(I first published this over on the Johnston Architects Blog that I update, but it was cool enough to get personal).
Despite decades of federal support and societal idealization, suburban expansion has finally slowed, and the economic collapse brought on by the bursting of the housing bubble has only fueled the shift toward greater urban density through suburban contraction. In most cities, this has resulted in thousands of foreclosures, and vast suburban developments sitting unsold.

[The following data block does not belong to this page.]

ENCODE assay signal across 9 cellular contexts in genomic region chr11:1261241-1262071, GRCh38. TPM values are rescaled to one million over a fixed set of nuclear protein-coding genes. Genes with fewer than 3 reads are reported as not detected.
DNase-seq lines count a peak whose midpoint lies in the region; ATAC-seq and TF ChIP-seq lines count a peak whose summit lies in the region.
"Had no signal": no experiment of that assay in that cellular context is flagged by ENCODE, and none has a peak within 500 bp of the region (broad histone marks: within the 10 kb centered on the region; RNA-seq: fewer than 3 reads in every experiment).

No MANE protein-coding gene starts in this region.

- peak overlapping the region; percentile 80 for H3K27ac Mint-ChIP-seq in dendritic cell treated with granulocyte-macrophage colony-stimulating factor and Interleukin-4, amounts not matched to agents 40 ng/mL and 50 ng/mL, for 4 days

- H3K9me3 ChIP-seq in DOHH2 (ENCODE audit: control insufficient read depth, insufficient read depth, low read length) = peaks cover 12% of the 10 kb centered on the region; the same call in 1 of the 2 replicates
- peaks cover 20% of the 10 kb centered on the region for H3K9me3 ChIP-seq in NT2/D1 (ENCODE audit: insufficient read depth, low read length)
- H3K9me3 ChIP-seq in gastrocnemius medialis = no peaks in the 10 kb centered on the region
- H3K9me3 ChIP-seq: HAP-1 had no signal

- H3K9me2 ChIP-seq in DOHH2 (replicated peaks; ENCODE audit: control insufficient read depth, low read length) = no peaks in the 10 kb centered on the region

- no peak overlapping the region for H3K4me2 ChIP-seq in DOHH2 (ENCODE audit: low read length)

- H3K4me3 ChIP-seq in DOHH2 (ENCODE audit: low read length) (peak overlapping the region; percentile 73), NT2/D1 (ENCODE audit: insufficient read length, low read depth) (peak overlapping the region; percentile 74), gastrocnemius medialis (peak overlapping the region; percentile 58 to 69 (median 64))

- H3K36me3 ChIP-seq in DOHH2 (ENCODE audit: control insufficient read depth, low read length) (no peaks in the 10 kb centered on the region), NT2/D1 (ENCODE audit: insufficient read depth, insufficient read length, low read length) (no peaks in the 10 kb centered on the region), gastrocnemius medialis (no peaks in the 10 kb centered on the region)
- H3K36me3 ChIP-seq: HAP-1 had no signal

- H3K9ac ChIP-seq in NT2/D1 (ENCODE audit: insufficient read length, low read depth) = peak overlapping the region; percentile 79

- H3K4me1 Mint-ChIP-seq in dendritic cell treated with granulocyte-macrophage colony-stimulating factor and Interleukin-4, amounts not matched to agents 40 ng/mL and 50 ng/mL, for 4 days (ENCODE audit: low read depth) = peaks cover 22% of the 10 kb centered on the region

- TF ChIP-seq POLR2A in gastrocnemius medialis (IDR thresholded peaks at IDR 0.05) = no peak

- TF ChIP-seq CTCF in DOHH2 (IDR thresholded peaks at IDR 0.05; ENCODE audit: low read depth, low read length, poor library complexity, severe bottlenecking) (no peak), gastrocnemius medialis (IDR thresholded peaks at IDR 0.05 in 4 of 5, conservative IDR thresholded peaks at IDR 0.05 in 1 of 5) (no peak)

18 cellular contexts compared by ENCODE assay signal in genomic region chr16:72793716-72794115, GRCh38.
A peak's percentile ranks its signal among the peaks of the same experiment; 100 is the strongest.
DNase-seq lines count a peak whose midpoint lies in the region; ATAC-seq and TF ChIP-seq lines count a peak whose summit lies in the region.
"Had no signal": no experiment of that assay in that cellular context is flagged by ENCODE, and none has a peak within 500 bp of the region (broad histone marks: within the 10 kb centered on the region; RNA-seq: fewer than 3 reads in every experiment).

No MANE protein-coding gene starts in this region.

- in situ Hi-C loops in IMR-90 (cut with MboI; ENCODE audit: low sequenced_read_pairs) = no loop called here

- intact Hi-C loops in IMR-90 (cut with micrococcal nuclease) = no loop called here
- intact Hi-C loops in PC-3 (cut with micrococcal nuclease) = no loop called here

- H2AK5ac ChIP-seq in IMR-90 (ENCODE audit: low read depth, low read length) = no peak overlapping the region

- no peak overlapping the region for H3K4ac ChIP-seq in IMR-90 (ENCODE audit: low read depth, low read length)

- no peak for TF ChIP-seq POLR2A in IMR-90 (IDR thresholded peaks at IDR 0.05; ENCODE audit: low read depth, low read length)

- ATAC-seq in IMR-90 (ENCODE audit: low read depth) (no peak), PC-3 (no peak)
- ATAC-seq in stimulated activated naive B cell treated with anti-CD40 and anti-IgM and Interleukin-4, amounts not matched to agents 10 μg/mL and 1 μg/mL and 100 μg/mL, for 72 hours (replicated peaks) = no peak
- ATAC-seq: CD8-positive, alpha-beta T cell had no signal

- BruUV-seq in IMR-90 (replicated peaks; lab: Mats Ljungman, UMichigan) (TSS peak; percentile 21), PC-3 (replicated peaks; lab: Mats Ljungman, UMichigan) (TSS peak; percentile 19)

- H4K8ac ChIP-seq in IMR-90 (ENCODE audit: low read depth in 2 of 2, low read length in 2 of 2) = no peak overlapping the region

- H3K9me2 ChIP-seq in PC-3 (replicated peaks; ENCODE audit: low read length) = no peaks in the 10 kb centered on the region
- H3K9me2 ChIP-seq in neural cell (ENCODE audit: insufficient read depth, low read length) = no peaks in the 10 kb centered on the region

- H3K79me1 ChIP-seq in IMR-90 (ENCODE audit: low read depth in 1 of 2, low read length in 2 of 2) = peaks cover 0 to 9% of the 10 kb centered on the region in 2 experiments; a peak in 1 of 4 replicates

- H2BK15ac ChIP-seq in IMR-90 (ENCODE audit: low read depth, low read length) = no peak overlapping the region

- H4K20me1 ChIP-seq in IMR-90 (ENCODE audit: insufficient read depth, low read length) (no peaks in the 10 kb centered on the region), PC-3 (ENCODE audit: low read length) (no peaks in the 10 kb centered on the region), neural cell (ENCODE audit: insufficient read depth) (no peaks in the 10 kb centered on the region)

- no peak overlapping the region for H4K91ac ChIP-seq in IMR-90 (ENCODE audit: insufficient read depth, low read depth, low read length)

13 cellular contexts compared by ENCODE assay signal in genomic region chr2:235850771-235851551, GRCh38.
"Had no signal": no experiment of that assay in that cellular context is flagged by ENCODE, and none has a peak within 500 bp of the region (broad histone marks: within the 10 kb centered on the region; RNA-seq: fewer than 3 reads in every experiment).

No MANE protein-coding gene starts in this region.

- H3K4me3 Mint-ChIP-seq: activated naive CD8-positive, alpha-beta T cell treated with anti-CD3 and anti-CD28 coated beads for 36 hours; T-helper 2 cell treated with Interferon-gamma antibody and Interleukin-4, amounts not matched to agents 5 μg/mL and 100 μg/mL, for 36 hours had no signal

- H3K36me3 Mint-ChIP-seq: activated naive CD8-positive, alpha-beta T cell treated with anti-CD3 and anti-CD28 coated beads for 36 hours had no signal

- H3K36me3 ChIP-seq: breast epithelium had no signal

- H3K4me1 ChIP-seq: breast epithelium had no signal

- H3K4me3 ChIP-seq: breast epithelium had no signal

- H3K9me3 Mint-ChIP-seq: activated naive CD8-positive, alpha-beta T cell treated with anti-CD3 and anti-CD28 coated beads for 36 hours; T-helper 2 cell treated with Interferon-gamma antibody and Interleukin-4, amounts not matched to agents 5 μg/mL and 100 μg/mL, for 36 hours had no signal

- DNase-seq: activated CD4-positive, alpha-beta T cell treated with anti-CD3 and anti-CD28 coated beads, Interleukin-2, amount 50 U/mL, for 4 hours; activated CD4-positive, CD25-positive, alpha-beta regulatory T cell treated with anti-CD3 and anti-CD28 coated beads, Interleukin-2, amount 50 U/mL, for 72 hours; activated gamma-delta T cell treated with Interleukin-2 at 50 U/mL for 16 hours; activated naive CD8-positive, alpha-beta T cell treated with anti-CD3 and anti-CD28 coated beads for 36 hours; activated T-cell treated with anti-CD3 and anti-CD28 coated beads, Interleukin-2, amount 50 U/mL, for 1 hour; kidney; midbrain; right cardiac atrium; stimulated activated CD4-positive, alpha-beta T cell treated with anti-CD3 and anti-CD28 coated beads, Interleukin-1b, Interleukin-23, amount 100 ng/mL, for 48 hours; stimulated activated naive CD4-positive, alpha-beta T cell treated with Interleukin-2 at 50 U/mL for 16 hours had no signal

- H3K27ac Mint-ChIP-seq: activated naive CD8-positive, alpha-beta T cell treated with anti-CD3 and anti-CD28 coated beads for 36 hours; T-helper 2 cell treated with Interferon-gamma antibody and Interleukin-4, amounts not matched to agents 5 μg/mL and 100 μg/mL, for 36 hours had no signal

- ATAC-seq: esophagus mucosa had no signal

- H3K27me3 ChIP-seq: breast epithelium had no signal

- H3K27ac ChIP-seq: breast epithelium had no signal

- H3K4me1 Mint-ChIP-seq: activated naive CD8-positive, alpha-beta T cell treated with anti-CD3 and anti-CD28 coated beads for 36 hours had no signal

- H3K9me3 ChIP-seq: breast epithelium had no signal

But in a small extension of California City, in California, the recent economic downturn has had a far stranger – and far more beautiful – manifestation. The developer planned out and laid down an intricate network of roads, and then abandoned the project. These dusty, unused roads form an amazing pattern in the desert, reminiscent of the ancient Nazca Lines.
While it certainly isn’t the most accessible of art, or the most efficient use of space, these urban geoglyphs, the scarred remains of a disappearing ideology, serve as an iconic symbol of our shifting metropolitan sensibilities.